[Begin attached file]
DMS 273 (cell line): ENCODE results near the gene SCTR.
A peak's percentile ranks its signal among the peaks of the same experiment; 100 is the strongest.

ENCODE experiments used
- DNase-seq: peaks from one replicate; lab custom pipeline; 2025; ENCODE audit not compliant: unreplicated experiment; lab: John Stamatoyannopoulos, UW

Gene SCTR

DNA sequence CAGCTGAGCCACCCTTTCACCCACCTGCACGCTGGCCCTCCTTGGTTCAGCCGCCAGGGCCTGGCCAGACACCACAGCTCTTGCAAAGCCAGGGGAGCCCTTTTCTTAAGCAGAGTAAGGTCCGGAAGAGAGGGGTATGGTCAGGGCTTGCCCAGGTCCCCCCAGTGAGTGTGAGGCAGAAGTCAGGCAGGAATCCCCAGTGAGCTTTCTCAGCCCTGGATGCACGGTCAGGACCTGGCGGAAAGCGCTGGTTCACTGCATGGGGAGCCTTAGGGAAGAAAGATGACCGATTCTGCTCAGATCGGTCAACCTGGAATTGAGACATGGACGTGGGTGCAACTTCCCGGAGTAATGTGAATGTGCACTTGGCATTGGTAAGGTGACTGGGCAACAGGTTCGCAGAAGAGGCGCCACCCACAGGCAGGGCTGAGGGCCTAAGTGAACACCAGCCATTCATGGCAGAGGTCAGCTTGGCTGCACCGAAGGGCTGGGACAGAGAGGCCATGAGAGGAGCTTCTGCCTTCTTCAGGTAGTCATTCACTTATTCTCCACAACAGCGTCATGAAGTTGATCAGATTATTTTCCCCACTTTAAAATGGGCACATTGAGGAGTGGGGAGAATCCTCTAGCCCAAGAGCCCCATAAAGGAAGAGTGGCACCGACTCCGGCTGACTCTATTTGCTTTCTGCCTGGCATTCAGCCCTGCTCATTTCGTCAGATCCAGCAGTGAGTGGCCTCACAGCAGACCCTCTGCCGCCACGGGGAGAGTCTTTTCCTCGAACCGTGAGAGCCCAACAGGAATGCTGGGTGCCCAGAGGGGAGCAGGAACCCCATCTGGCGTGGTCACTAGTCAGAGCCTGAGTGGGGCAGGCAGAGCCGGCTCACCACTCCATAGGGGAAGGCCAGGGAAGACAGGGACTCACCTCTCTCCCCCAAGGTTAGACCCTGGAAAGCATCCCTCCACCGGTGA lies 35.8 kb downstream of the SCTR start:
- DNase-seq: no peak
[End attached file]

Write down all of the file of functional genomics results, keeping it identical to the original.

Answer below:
DMS 273 (cell line): ENCODE results near the gene SCTR.
A peak's percentile ranks its signal among the peaks of the same experiment; 100 is the strongest.

ENCODE experiments used
- DNase-seq: peaks from one replicate; lab custom pipeline; 2025; ENCODE audit not compliant: unreplicated experiment; lab: John Stamatoyannopoulos, UW

Gene SCTR

DNA sequence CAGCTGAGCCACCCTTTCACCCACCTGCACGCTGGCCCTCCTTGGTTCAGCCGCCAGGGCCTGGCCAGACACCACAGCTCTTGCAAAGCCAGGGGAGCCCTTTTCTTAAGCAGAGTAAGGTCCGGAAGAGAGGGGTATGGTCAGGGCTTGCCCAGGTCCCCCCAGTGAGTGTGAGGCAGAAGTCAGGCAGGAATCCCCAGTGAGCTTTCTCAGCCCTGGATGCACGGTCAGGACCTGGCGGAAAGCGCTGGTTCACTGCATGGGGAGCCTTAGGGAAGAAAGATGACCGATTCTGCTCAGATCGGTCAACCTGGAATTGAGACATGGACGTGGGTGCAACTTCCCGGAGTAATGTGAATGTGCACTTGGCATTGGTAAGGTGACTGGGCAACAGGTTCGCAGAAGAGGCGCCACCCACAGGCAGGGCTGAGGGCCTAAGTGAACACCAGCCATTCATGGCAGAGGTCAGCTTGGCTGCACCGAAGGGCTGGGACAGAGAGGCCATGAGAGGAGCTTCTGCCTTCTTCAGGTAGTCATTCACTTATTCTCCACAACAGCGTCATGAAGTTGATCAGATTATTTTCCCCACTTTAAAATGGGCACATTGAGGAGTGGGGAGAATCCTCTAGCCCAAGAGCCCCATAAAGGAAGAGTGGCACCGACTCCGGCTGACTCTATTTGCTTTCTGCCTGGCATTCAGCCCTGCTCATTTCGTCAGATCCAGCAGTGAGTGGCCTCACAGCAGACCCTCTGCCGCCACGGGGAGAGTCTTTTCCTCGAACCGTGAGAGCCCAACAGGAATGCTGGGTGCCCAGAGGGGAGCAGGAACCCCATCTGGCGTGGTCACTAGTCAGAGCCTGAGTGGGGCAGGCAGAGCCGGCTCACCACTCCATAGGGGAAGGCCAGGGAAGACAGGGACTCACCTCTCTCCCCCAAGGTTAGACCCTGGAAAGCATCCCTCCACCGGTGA lies 35.8 kb downstream of the SCTR start:
- DNase-seq: no peak